When Dolph Kuss first arrived in Durango in 1953, he says he was "one of the few people other than cattle people who'd ever go into what is now the Weminuche Wilderness Area. I'd come back and people would ask me, 'What did it look like up there?'" Kuss says. Thanks to Kuss and a band of followers, students at Fort Lewis College today don’t have to ask those kinds of questions. Join us for a look at the life and legacy of Dolph Kuss as FLC's Outdoor Pursuits celebrates it's 40th year of powering adventure!
From noon to 4 p.m., everyone is invited to tour the Biology Wing of Berndt Hall, the Chemistry Hall, and Sitter Family Hall, stopping to enjoy scientific presentations along the way. These presentations include building rivers on the River Simulation Table, getting to know the snakes, lizards and more in the Biology Animal Room, and enjoying liquid nitrogen ice cream.
When Dolph Kuss first arrived in Durango in 1953, he says he was "one of the few people other than cattle people who'd ever go into what is now the Weminuche Wilderness Area. I'd come back and people would ask me, 'What did it look like up there?'" Kuss says. Thanks to Kuss and a band of followers, students at Fort Lewis College today don’t have to ask those kinds of questions.
“I was lucky enough to hear Kevin speak last year, and it was incredibly impactful,” says Veronica Krupnick, recent FLC graduate and former Wellness Peer Advisory Council (WellPAC) president. “I believe that Kevin speaks our community’s language. One of his main messages – ‘it’s okay to not be okay, but it’s not okay not to ask for help,’ is powerful and life changing.”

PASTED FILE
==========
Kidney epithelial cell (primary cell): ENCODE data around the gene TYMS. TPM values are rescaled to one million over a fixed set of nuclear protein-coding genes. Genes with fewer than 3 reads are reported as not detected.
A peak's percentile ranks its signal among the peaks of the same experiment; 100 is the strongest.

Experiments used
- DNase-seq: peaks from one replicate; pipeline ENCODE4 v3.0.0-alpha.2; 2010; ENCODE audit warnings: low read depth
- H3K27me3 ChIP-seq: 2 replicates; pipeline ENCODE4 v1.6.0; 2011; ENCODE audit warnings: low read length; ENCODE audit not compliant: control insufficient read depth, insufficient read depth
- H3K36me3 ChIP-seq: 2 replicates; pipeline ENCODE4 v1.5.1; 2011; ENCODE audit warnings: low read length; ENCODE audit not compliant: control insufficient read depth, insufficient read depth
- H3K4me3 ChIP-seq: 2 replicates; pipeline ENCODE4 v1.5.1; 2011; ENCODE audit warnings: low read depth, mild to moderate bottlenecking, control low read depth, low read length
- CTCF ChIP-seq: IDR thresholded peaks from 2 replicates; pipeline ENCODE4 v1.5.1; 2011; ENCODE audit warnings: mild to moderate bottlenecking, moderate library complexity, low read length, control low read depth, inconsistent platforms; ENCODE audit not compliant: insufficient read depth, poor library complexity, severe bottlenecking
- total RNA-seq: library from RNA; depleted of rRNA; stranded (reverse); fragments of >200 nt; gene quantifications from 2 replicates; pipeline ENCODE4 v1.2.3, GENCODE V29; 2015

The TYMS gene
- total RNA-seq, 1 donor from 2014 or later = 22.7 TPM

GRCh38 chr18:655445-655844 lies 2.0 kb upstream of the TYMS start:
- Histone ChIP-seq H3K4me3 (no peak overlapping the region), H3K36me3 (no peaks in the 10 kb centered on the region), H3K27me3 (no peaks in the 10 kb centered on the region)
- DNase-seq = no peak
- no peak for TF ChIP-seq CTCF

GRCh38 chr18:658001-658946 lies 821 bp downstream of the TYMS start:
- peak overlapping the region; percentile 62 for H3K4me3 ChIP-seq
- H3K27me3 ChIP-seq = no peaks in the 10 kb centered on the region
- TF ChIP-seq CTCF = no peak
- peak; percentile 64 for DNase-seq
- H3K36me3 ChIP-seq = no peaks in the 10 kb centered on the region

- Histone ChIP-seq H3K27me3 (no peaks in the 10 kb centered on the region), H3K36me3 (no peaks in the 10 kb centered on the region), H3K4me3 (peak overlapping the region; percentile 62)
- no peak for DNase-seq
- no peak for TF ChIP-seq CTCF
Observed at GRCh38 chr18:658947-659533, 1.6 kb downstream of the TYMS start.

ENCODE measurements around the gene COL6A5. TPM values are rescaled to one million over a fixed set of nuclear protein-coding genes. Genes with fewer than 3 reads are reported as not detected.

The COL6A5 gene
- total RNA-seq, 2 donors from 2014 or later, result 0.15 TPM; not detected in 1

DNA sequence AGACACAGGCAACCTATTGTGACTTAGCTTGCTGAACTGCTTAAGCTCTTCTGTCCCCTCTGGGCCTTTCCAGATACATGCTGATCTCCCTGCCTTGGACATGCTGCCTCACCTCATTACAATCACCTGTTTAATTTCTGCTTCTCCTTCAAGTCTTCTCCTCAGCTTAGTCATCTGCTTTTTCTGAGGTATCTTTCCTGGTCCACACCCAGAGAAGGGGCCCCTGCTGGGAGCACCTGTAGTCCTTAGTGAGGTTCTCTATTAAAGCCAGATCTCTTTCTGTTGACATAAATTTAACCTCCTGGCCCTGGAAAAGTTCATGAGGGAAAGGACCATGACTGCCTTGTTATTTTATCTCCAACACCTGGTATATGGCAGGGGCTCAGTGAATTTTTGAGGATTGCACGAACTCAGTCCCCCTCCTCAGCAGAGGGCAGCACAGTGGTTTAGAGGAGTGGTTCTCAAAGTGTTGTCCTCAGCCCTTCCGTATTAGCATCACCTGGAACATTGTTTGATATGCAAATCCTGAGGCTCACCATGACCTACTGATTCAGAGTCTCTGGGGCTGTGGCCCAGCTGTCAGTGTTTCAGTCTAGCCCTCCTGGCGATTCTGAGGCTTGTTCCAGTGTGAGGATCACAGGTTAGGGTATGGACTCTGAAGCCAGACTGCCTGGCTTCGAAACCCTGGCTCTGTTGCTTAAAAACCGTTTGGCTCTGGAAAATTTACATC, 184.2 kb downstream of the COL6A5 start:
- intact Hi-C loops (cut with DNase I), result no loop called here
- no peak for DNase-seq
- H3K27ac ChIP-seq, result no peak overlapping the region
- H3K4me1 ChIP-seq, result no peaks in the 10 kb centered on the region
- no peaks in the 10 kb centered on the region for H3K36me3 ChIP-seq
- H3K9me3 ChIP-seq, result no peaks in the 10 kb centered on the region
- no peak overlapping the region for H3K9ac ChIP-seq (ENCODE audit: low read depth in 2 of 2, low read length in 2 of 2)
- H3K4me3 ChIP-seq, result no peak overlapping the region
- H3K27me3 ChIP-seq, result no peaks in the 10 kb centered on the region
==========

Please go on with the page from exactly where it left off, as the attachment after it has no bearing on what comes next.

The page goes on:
“Kenneth and Eula Mae are an example of two people who understood the value of an education and how it can affect a person’s life,” says FLC President Dene Thomas. “I wish I’d had the opportunity to thank them for their generosity, but I can promise that their investment in the lives of young people from Ignacio will be a credit to their name for years to come.”
The School of Teacher Education is in constant contact with educators and school districts to understand what programs would best serve the Four Corners region’s educational professionals. And that’s how FLC’s newest graduate program, a Master of Arts in Education: Culturally & Linguistically Diverse Education that will launch this fall, came to be.
Roberts served in the Colorado legislature for a decade before leaving in 2016. In the legislature, she served in both the House and Senate. Much of her work focused on natural resource issues.
The FLC Environmental Center announced the winners of the inaugural Sustainability Superhero Award Winners at the Center’s 5th annual Sustainability Summit, on February 20. The award is a salute to leaders in sustainability efforts and advocacy both on campus and in the Durango community.
For two years, FLC has sponsored the Julia Robinson Math Festival, a national organization promoting mathematical education to local 6th and 7th grade students. The goal of this event, sponsored by the Mathematics Department, is to make math non-competitive and fun. Take a look at how FLC faculty and students engage with local middle school students to achieve that goal!
As part of their senior design project, Engineering students in Professor Don May's class are testing the stability of a portable structure that could be used as transitional housing for people who are homeless.